Mouthwash – Should You Be Using a Mouthwash?
Brushing and flossing are the most crucial elements of a home oral hygiene routine and should be your main focus. There are some cases where a mouthwash/mouthrinse can be helpful, however, and mouthwash has the benefit of reaching areas that might be missed by a toothbrush.
Types of mouthwash
The best type of mouthwash for you will depend on your needs. You should be aware that there are two main types of mouthwash: therapeutic and cosmetic. The latter type may be used to control bad breath and leave a pleasant taste behind, but as they don’t kill bacteria, they offer no health benefits.
Therapeutic mouthwashes can be available over-the-counter or by prescription, and can be used to treat a number of different conditions.
Mouthwashes containing fluoride can be helpful for those who struggle with tooth decay, or who have braces and have a hard time reaching every part of their tooth with their toothbrush.
Antibacterial mouthwash can help disrupt bacteria, and help those with chronic gingivitis, but shouldn’t be used as a substitute for brushing and flossing—the bacteria will begin to return within 20 minutes. (For disturbing bacteria in hard-to-reach areas when your toothbrush isn’t available, sugar-free chewing gum (such as those with sorbitol) may be more effective.)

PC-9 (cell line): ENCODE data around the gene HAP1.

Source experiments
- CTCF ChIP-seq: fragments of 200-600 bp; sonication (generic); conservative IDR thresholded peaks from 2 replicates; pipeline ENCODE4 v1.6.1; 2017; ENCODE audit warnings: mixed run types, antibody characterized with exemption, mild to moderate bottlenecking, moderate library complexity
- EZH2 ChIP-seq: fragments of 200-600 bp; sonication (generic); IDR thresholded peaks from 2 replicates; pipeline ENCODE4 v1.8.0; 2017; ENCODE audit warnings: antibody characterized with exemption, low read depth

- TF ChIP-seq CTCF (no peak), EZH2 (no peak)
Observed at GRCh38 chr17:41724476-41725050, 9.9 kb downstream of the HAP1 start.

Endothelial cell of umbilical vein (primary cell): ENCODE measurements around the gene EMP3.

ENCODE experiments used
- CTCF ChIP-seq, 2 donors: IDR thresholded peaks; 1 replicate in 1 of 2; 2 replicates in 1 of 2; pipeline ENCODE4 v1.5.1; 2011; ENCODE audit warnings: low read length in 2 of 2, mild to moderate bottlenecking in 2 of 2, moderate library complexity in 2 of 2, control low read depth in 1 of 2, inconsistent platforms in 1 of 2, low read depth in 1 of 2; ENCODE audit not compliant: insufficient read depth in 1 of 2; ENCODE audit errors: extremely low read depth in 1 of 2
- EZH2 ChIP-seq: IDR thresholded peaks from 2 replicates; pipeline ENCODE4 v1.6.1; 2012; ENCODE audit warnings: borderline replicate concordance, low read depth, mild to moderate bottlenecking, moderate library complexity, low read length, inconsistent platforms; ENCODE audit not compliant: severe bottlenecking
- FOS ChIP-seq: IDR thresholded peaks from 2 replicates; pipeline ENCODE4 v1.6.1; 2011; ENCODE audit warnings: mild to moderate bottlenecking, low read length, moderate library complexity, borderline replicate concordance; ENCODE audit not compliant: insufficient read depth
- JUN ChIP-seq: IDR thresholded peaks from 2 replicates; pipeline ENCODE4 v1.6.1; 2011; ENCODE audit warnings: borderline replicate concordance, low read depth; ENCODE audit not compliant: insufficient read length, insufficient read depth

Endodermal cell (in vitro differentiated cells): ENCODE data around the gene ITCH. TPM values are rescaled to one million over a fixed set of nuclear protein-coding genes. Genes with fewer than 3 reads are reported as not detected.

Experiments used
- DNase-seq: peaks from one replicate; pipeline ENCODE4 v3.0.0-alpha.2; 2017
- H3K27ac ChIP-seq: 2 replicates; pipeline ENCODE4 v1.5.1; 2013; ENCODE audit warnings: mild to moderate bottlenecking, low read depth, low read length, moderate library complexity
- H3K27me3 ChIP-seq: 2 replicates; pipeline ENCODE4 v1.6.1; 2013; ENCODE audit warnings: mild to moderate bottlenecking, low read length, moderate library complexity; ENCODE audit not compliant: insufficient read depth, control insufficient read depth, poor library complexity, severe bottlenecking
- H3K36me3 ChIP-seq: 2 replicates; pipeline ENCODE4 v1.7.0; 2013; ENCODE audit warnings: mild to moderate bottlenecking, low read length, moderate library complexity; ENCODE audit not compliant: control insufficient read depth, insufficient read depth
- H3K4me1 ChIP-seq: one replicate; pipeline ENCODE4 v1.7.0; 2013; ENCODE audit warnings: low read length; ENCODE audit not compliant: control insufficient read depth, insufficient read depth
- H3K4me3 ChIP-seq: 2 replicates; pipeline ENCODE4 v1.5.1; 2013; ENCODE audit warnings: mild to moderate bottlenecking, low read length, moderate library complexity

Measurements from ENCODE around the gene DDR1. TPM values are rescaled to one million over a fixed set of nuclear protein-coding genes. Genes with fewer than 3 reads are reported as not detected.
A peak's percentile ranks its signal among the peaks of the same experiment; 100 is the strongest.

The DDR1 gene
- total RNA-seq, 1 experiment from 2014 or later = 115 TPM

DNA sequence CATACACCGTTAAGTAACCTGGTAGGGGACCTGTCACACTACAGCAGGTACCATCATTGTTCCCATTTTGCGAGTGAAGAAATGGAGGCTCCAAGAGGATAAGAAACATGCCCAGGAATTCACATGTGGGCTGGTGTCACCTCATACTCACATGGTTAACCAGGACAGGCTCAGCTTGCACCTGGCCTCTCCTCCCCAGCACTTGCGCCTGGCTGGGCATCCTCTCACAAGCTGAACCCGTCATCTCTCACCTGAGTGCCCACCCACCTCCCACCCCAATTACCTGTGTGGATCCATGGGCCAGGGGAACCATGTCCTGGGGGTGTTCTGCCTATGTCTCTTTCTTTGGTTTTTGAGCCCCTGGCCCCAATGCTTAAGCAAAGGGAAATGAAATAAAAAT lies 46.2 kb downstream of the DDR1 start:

For those who suffer from dry mouth (xerostomia)—which can make teeth more prone to decay—some types of mouthrinse are specially formulated to help with this problem.
Some other conditions different kinds of therapeutic mouthwash has been created for include:
- Plaque control
- Bad breath
- Dry socket
- Topical pain relief
- Teeth whitening
Is mouthwash right for you?
Before deciding to use a mouthwash, consult your dentist to see if one is recommended for your specific needs. An ADA-approved, over-the-counter mouthwash may be suggested, or in some cases, the dentist may suggest a prescription mouthrinse.
Whether to use the mouthwash before or after brushing, or if you should rinse with water between the two, can depend on the type of mouthwash; some can react to the chemicals in the toothpaste, making them less effective. Be sure to check before starting with a new mouthwash.